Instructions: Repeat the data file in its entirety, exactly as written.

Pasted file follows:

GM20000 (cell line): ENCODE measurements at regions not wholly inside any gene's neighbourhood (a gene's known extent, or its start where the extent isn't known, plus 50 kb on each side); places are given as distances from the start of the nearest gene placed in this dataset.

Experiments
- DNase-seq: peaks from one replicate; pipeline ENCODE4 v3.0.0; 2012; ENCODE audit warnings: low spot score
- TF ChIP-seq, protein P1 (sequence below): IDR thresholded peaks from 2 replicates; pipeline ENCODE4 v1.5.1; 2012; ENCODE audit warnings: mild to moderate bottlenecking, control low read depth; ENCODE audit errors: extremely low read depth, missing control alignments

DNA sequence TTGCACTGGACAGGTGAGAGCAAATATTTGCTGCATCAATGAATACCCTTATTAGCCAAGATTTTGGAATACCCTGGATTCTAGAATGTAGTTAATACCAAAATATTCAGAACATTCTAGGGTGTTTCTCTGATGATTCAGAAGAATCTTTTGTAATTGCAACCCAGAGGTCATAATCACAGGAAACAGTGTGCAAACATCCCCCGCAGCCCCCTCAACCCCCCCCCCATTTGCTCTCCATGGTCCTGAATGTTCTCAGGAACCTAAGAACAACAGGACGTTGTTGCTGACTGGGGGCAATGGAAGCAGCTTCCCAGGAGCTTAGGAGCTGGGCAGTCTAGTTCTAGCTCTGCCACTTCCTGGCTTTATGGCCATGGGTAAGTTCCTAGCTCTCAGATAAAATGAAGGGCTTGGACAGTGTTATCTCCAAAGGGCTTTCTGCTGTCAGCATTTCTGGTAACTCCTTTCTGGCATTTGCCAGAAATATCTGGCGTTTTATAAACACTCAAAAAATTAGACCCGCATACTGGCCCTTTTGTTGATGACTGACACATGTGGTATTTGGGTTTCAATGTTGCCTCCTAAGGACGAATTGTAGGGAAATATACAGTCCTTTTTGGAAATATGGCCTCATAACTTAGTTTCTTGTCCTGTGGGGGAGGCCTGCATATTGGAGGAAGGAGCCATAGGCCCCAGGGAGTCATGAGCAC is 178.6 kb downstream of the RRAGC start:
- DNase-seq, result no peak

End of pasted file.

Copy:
GM20000 (cell line): ENCODE measurements at regions not wholly inside any gene's neighbourhood (a gene's known extent, or its start where the extent isn't known, plus 50 kb on each side); places are given as distances from the start of the nearest gene placed in this dataset.

Experiments
- DNase-seq: peaks from one replicate; pipeline ENCODE4 v3.0.0; 2012; ENCODE audit warnings: low spot score
- TF ChIP-seq, protein P1 (sequence below): IDR thresholded peaks from 2 replicates; pipeline ENCODE4 v1.5.1; 2012; ENCODE audit warnings: mild to moderate bottlenecking, control low read depth; ENCODE audit errors: extremely low read depth, missing control alignments

DNA sequence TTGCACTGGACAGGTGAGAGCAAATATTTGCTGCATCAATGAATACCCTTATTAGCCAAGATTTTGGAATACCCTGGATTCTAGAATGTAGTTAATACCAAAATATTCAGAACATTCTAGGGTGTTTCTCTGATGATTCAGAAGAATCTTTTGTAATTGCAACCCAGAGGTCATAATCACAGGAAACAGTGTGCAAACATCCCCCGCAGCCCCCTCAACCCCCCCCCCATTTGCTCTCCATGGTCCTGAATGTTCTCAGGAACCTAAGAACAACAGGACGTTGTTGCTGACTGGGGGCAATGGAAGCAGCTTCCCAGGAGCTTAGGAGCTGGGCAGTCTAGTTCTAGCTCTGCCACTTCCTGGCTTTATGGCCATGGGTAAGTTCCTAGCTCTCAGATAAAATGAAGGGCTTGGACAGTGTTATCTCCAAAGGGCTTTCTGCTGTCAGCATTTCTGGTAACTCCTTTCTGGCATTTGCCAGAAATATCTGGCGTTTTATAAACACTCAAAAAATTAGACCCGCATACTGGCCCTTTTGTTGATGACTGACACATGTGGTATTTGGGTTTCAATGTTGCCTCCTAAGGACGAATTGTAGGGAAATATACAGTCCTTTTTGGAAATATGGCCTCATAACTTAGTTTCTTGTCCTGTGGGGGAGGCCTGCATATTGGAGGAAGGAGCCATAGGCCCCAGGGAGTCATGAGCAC is 178.6 kb downstream of the RRAGC start:
- DNase-seq, result no peak